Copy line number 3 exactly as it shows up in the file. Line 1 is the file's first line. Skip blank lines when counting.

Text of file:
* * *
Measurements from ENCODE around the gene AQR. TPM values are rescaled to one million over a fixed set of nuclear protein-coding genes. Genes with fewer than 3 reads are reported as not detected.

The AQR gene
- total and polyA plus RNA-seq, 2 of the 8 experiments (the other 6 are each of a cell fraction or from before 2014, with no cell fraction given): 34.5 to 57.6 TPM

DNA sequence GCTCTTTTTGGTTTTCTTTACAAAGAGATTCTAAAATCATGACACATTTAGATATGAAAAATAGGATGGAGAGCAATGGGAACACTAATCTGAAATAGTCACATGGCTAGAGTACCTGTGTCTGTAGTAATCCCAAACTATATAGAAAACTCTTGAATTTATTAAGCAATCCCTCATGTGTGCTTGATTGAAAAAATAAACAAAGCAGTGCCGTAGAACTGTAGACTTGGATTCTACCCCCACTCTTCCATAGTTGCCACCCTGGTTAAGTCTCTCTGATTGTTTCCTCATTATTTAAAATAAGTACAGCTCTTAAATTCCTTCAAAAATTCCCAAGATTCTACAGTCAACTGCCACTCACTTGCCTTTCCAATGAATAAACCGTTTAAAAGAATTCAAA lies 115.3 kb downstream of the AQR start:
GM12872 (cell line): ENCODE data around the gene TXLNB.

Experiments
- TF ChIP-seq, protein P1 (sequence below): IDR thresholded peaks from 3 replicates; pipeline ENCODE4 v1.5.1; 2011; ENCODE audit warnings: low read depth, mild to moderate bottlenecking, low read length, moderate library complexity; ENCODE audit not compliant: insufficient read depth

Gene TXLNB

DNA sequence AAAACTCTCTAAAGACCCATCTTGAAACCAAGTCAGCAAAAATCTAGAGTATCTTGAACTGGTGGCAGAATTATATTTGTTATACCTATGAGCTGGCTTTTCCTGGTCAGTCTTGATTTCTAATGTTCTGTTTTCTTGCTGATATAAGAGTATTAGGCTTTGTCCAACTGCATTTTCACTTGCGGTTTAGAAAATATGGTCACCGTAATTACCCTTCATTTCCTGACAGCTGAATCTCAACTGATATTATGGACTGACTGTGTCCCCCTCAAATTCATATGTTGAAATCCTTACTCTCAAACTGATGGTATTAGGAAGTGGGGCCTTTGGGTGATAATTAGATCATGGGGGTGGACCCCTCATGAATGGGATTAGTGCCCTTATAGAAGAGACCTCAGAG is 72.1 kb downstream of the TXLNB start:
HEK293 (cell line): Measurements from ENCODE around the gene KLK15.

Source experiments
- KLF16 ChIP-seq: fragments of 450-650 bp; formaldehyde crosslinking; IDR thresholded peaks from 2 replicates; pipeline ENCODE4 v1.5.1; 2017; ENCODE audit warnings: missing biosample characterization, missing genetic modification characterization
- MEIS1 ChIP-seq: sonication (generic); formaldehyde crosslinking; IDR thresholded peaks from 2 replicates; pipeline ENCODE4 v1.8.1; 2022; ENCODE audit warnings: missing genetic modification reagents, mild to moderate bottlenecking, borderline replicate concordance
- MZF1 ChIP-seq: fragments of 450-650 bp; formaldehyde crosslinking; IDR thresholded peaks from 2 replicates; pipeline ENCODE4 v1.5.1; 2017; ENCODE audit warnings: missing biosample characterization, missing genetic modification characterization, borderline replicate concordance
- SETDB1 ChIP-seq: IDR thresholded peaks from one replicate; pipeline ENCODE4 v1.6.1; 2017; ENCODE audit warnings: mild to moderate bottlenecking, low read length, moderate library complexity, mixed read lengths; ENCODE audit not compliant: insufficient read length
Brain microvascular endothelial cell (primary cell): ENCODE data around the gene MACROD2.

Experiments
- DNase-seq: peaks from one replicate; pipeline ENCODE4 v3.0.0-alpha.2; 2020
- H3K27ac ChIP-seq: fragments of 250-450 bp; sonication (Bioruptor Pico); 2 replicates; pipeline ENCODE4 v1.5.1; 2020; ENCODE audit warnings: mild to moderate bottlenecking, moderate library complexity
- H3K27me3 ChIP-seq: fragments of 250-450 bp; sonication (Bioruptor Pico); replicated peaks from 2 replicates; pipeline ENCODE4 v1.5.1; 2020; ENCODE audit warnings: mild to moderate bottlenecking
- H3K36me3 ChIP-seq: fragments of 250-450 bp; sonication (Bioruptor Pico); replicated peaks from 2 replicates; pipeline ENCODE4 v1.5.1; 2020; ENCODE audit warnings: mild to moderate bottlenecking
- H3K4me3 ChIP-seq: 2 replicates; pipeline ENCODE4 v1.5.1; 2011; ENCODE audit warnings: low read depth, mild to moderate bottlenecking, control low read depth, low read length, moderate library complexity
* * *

- total and polyA plus RNA-seq, 2 of the 8 experiments (the other 6 are each of a cell fraction or from before 2014, with no cell fraction given): 34.5 to 57.6 TPM